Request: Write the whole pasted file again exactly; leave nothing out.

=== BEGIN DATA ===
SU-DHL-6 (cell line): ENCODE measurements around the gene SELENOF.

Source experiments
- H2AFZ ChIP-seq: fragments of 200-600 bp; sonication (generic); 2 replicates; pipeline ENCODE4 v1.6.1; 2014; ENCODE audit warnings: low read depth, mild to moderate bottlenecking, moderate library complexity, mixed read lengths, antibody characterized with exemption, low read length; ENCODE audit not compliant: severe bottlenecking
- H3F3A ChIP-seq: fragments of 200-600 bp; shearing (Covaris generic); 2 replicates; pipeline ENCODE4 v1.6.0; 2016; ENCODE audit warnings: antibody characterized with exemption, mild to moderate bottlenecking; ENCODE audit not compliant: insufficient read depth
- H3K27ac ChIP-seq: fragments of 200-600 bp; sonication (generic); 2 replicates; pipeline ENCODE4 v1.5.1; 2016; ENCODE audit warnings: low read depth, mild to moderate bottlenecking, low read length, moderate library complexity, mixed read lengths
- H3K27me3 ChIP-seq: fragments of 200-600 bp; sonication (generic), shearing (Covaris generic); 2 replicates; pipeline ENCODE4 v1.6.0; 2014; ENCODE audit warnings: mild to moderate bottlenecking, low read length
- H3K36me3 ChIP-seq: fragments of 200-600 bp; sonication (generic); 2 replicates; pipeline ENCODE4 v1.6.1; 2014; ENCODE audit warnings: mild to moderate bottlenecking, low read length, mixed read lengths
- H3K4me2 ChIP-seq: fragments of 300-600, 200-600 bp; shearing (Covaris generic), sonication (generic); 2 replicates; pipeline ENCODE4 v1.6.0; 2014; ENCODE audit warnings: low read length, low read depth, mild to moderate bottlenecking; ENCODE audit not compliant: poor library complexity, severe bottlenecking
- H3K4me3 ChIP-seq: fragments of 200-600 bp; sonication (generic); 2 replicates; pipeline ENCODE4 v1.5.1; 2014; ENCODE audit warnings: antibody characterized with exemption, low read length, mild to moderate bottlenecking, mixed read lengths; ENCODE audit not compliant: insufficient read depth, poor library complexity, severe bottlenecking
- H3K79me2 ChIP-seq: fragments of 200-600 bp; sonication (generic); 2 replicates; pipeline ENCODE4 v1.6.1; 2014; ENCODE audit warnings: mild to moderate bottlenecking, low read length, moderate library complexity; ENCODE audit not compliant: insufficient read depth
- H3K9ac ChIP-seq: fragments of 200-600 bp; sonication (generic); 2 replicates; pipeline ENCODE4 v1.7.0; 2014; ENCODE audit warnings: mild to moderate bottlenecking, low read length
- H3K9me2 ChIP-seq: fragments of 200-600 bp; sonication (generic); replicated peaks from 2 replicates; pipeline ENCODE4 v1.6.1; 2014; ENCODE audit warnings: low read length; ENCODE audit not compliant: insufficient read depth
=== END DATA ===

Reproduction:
SU-DHL-6 (cell line): ENCODE measurements around the gene SELENOF.

Source experiments
- H2AFZ ChIP-seq: fragments of 200-600 bp; sonication (generic); 2 replicates; pipeline ENCODE4 v1.6.1; 2014; ENCODE audit warnings: low read depth, mild to moderate bottlenecking, moderate library complexity, mixed read lengths, antibody characterized with exemption, low read length; ENCODE audit not compliant: severe bottlenecking
- H3F3A ChIP-seq: fragments of 200-600 bp; shearing (Covaris generic); 2 replicates; pipeline ENCODE4 v1.6.0; 2016; ENCODE audit warnings: antibody characterized with exemption, mild to moderate bottlenecking; ENCODE audit not compliant: insufficient read depth
- H3K27ac ChIP-seq: fragments of 200-600 bp; sonication (generic); 2 replicates; pipeline ENCODE4 v1.5.1; 2016; ENCODE audit warnings: low read depth, mild to moderate bottlenecking, low read length, moderate library complexity, mixed read lengths
- H3K27me3 ChIP-seq: fragments of 200-600 bp; sonication (generic), shearing (Covaris generic); 2 replicates; pipeline ENCODE4 v1.6.0; 2014; ENCODE audit warnings: mild to moderate bottlenecking, low read length
- H3K36me3 ChIP-seq: fragments of 200-600 bp; sonication (generic); 2 replicates; pipeline ENCODE4 v1.6.1; 2014; ENCODE audit warnings: mild to moderate bottlenecking, low read length, mixed read lengths
- H3K4me2 ChIP-seq: fragments of 300-600, 200-600 bp; shearing (Covaris generic), sonication (generic); 2 replicates; pipeline ENCODE4 v1.6.0; 2014; ENCODE audit warnings: low read length, low read depth, mild to moderate bottlenecking; ENCODE audit not compliant: poor library complexity, severe bottlenecking
- H3K4me3 ChIP-seq: fragments of 200-600 bp; sonication (generic); 2 replicates; pipeline ENCODE4 v1.5.1; 2014; ENCODE audit warnings: antibody characterized with exemption, low read length, mild to moderate bottlenecking, mixed read lengths; ENCODE audit not compliant: insufficient read depth, poor library complexity, severe bottlenecking
- H3K79me2 ChIP-seq: fragments of 200-600 bp; sonication (generic); 2 replicates; pipeline ENCODE4 v1.6.1; 2014; ENCODE audit warnings: mild to moderate bottlenecking, low read length, moderate library complexity; ENCODE audit not compliant: insufficient read depth
- H3K9ac ChIP-seq: fragments of 200-600 bp; sonication (generic); 2 replicates; pipeline ENCODE4 v1.7.0; 2014; ENCODE audit warnings: mild to moderate bottlenecking, low read length
- H3K9me2 ChIP-seq: fragments of 200-600 bp; sonication (generic); replicated peaks from 2 replicates; pipeline ENCODE4 v1.6.1; 2014; ENCODE audit warnings: low read length; ENCODE audit not compliant: insufficient read depth